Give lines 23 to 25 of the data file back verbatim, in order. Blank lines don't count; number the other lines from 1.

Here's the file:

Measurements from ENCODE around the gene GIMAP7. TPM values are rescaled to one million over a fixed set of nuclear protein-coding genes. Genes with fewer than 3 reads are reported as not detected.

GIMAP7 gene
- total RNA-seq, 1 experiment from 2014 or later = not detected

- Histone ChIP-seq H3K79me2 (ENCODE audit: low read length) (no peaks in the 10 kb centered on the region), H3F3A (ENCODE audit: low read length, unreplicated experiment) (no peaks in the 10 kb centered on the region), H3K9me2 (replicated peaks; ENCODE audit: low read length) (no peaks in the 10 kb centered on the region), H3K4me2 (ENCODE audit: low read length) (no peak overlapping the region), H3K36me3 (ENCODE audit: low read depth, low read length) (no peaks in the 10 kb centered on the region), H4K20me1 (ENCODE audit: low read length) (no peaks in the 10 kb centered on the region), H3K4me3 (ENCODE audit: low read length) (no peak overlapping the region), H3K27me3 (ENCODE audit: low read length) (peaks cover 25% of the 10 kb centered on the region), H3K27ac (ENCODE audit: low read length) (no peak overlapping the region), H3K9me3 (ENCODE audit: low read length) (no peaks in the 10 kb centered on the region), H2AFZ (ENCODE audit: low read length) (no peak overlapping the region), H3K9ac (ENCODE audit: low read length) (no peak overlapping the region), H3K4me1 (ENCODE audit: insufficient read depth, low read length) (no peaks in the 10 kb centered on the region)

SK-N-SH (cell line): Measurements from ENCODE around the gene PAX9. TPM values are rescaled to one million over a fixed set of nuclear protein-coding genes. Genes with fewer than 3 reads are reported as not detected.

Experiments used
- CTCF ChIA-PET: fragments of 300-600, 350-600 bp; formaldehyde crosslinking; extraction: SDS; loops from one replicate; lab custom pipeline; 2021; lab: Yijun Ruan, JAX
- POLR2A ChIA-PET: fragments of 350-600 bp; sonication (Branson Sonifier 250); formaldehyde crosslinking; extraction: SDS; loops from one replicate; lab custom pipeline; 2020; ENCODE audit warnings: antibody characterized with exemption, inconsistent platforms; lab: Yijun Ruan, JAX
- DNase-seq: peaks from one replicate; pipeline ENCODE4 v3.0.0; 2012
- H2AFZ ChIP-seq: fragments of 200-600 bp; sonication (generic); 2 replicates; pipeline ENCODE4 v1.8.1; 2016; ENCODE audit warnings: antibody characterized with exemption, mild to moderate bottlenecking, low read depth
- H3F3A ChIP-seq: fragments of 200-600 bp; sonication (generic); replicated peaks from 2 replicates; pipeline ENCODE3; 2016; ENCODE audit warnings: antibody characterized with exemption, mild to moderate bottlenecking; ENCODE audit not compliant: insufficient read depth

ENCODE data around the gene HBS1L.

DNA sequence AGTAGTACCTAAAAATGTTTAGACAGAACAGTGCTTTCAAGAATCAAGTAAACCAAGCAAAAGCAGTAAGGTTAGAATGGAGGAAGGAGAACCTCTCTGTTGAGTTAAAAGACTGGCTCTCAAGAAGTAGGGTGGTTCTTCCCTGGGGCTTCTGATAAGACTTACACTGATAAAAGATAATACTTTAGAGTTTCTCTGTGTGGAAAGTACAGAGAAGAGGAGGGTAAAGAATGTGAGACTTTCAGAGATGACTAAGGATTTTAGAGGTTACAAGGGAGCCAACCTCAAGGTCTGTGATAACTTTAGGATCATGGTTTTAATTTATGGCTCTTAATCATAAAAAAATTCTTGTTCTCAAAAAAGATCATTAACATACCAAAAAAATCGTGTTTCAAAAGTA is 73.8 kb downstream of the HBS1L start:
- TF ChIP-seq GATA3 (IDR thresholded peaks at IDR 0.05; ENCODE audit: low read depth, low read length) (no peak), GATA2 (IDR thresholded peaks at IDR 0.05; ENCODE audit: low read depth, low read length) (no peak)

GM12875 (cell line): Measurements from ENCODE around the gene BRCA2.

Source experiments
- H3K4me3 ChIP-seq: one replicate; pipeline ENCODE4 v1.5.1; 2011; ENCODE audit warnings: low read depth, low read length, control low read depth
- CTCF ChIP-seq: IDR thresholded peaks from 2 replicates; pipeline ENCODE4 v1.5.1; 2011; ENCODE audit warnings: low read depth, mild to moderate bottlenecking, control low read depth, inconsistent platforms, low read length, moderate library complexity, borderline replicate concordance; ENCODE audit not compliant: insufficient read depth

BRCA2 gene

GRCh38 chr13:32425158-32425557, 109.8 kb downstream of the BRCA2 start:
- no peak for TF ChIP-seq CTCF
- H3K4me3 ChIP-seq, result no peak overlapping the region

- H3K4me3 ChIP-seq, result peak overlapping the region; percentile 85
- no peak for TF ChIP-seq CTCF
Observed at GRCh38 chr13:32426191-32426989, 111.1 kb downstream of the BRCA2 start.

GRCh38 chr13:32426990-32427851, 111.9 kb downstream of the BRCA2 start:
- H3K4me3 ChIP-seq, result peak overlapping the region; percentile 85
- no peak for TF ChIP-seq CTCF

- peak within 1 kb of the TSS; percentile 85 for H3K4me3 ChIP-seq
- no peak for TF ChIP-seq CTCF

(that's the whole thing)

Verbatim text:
- H3K4me3 ChIP-seq, result peak overlapping the region; percentile 85
- no peak for TF ChIP-seq CTCF
Observed at GRCh38 chr13:32426191-32426989, 111.1 kb downstream of the BRCA2 start.